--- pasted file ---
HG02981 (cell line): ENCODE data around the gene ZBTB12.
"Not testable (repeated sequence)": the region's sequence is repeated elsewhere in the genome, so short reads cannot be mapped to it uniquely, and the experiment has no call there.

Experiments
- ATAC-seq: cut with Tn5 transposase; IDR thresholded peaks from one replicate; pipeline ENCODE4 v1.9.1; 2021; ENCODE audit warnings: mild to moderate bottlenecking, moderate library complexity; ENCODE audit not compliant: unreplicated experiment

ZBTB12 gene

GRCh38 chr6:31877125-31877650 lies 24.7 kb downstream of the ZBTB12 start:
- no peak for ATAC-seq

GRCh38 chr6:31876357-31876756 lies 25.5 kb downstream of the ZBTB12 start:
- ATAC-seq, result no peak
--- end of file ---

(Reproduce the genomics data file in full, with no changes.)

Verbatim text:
HG02981 (cell line): ENCODE data around the gene ZBTB12.
"Not testable (repeated sequence)": the region's sequence is repeated elsewhere in the genome, so short reads cannot be mapped to it uniquely, and the experiment has no call there.

Experiments
- ATAC-seq: cut with Tn5 transposase; IDR thresholded peaks from one replicate; pipeline ENCODE4 v1.9.1; 2021; ENCODE audit warnings: mild to moderate bottlenecking, moderate library complexity; ENCODE audit not compliant: unreplicated experiment

ZBTB12 gene

GRCh38 chr6:31877125-31877650 lies 24.7 kb downstream of the ZBTB12 start:
- no peak for ATAC-seq

GRCh38 chr6:31876357-31876756 lies 25.5 kb downstream of the ZBTB12 start:
- ATAC-seq, result no peak